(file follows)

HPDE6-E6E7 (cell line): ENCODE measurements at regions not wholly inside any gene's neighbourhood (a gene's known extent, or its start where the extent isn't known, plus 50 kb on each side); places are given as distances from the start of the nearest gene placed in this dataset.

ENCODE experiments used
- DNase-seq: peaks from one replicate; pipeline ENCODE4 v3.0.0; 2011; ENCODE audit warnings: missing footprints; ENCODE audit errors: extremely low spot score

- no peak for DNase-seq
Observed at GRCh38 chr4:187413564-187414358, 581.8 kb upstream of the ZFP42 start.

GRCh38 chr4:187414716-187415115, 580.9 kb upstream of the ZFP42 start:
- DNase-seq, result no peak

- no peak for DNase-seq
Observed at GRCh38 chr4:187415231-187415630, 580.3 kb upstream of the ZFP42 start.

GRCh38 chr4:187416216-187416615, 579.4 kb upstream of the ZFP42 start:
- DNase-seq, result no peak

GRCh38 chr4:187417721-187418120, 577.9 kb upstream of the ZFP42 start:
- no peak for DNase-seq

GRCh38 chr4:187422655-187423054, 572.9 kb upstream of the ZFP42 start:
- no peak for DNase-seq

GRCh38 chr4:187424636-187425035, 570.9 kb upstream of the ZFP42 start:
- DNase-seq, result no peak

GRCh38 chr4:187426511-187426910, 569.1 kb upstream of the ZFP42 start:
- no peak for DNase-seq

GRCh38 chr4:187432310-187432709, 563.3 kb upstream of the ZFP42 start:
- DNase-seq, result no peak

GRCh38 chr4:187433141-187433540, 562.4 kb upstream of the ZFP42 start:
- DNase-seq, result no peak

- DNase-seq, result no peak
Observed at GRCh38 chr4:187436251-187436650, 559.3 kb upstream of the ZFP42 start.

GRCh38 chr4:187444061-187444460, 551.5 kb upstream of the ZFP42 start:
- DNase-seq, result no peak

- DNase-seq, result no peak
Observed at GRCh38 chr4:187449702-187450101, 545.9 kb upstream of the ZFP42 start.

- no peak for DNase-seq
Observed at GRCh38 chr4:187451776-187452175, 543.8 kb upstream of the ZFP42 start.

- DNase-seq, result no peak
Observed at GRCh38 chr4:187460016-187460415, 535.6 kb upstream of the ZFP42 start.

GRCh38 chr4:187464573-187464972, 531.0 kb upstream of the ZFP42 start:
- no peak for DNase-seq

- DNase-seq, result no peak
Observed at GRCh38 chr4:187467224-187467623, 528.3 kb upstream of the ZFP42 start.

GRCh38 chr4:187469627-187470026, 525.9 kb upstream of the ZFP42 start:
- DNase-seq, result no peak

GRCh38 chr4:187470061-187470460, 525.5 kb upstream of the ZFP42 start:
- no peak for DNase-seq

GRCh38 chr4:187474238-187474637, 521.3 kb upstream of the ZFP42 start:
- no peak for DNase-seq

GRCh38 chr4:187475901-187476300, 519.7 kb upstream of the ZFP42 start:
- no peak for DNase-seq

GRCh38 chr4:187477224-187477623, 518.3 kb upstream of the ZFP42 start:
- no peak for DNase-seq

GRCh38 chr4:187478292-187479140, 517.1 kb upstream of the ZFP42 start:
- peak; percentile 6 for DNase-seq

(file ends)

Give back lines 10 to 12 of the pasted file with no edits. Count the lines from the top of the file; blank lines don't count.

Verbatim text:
GRCh38 chr4:187416216-187416615, 579.4 kb upstream of the ZFP42 start:
- DNase-seq, result no peak

GRCh38 chr4:187417721-187418120, 577.9 kb upstream of the ZFP42 start: